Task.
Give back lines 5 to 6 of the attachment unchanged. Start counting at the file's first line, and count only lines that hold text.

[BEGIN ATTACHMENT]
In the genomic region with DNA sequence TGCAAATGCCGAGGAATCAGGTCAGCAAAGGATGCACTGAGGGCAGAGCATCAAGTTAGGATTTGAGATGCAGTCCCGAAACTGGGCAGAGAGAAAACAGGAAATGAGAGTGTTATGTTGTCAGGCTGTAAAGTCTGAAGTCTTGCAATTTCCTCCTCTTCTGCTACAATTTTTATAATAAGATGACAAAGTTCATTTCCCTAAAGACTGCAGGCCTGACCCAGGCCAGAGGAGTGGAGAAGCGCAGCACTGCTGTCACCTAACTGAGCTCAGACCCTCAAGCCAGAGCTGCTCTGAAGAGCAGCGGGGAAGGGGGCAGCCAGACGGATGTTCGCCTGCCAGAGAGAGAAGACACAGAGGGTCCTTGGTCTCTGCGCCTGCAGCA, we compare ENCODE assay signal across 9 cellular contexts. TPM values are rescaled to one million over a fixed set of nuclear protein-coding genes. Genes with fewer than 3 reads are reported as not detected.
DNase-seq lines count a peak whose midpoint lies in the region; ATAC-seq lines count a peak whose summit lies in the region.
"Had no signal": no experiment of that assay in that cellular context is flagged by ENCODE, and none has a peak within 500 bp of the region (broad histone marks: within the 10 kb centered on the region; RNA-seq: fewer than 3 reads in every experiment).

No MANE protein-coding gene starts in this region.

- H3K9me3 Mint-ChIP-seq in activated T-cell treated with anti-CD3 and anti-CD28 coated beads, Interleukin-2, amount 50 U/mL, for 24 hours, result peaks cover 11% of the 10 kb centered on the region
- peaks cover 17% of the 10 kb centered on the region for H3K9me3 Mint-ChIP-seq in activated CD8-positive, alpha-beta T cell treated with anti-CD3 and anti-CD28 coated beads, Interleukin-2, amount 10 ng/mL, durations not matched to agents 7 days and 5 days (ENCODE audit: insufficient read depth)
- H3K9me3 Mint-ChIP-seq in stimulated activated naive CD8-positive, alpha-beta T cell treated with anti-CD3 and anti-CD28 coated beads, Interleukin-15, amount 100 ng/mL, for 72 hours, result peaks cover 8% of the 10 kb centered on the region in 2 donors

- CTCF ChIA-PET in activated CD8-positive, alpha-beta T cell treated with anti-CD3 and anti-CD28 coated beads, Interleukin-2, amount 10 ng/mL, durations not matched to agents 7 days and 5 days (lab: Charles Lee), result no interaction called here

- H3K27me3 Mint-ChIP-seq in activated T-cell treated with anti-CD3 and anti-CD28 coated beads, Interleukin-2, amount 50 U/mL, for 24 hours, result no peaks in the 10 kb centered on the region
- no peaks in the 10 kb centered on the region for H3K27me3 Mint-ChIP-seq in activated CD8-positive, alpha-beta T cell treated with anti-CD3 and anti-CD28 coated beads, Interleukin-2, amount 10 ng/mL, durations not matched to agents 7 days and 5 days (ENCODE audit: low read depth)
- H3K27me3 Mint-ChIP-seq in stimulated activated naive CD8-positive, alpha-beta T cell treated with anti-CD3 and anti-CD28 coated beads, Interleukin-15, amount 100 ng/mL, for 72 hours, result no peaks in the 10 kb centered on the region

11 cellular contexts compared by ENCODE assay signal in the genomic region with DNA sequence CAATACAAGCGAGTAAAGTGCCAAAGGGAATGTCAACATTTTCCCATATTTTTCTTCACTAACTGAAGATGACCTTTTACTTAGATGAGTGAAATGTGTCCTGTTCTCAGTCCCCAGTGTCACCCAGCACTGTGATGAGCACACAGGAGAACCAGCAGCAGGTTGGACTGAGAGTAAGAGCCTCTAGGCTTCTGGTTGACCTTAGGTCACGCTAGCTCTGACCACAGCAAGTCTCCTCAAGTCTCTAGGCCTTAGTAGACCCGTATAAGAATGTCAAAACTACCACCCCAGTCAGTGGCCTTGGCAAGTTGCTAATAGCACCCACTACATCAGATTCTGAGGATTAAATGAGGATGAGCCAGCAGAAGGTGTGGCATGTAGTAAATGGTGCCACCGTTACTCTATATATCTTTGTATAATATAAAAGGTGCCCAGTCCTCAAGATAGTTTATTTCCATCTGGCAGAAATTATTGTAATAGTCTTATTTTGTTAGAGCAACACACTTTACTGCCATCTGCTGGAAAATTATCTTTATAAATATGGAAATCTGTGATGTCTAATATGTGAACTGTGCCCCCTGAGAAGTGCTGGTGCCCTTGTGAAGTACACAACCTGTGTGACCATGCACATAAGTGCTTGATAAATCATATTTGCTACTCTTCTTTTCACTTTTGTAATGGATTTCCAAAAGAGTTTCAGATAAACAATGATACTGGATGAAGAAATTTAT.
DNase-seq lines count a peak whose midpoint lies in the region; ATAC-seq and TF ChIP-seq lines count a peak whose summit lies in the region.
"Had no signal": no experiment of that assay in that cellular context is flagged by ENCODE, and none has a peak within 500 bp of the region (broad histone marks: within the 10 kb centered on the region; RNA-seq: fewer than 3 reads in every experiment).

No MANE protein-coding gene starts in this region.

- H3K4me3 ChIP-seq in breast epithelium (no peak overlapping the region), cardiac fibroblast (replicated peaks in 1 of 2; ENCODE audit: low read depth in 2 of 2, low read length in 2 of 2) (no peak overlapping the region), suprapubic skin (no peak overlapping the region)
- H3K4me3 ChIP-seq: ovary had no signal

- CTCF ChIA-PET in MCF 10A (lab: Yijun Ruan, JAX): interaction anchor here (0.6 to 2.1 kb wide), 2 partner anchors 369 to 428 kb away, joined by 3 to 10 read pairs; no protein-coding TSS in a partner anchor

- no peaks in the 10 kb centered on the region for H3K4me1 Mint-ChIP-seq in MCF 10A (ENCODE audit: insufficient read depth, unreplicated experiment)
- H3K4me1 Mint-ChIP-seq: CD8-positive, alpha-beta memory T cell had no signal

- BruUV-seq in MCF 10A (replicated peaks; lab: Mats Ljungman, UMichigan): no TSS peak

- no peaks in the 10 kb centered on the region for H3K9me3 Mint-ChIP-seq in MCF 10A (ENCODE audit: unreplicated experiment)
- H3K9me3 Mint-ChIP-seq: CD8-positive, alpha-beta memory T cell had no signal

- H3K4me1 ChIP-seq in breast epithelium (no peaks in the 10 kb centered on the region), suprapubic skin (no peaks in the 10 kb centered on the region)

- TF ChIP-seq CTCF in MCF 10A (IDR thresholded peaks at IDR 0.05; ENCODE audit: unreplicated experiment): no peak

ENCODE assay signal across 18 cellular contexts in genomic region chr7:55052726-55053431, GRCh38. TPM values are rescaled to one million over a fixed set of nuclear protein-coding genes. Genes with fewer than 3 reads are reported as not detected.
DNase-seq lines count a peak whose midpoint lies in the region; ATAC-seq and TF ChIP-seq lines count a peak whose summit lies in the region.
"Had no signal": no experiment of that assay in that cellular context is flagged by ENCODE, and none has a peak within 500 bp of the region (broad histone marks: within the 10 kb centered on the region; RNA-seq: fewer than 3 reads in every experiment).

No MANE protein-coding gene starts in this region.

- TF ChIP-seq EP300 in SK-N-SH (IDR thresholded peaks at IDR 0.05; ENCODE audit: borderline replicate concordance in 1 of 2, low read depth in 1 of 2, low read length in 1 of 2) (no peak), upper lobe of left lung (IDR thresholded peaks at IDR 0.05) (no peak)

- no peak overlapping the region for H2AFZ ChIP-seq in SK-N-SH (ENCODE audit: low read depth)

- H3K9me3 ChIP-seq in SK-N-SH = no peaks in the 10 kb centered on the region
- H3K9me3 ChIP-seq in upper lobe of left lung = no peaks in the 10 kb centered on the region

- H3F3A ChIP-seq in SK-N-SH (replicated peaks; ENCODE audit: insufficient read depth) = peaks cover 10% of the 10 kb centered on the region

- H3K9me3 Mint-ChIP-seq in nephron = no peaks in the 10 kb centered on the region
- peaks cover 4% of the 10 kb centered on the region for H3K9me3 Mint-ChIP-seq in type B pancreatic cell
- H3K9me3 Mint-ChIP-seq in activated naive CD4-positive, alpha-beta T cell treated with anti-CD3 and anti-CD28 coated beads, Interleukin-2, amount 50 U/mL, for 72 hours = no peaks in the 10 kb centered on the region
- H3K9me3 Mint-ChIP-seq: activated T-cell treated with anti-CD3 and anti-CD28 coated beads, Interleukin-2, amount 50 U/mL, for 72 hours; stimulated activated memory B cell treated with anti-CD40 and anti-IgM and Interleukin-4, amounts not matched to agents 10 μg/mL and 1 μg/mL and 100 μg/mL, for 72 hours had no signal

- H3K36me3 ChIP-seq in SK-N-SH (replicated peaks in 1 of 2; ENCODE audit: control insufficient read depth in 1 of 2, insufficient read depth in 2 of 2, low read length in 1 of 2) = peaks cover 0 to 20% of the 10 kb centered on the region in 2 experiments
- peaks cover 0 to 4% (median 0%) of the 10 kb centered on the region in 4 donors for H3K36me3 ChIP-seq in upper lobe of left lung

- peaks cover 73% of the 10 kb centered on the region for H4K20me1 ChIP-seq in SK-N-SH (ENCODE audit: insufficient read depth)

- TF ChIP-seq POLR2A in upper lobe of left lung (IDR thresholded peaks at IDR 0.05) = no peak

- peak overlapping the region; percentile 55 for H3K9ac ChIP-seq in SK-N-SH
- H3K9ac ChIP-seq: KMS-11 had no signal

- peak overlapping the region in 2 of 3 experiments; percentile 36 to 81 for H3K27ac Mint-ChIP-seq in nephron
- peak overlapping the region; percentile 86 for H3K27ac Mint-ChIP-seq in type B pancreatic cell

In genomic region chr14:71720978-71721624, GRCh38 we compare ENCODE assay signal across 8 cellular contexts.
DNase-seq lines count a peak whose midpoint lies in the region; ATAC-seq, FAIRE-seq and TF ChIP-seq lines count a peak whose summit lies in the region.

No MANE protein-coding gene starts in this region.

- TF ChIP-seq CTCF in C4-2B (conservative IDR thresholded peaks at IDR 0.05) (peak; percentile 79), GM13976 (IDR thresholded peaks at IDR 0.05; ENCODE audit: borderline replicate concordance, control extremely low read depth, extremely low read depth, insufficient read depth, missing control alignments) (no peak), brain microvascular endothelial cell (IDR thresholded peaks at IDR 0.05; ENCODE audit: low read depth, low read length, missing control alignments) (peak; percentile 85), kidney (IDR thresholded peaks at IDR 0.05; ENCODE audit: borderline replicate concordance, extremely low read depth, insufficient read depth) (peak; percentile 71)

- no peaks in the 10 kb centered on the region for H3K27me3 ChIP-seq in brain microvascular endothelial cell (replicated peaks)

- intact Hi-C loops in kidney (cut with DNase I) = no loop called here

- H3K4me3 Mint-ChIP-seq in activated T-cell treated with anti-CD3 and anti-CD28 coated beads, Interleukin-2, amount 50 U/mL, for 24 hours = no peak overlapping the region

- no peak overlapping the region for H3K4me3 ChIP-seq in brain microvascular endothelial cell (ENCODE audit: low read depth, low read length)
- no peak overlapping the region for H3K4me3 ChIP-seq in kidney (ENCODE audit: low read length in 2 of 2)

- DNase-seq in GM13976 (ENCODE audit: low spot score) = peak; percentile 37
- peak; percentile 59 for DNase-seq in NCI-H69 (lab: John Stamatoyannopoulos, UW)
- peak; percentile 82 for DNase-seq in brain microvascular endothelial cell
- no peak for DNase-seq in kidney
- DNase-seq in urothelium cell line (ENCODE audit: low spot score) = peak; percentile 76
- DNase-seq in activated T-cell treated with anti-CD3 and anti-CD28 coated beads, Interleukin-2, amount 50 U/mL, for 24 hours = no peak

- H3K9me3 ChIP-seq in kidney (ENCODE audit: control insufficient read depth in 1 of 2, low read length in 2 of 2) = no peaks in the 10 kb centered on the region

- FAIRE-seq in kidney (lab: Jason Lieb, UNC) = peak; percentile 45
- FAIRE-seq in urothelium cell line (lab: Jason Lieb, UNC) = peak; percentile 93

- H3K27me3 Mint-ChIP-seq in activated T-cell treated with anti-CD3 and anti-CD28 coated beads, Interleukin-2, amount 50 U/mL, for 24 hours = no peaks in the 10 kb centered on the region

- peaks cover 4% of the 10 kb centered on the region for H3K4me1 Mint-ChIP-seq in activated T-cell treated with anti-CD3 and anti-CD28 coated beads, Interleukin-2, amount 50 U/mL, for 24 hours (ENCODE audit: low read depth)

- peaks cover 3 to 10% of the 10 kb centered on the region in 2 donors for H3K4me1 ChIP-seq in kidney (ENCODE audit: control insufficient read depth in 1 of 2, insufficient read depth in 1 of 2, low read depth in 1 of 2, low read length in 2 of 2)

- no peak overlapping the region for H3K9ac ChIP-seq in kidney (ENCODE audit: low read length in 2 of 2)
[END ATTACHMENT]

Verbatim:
- H3K9me3 Mint-ChIP-seq in activated T-cell treated with anti-CD3 and anti-CD28 coated beads, Interleukin-2, amount 50 U/mL, for 24 hours, result peaks cover 11% of the 10 kb centered on the region
- peaks cover 17% of the 10 kb centered on the region for H3K9me3 Mint-ChIP-seq in activated CD8-positive, alpha-beta T cell treated with anti-CD3 and anti-CD28 coated beads, Interleukin-2, amount 10 ng/mL, durations not matched to agents 7 days and 5 days (ENCODE audit: insufficient read depth)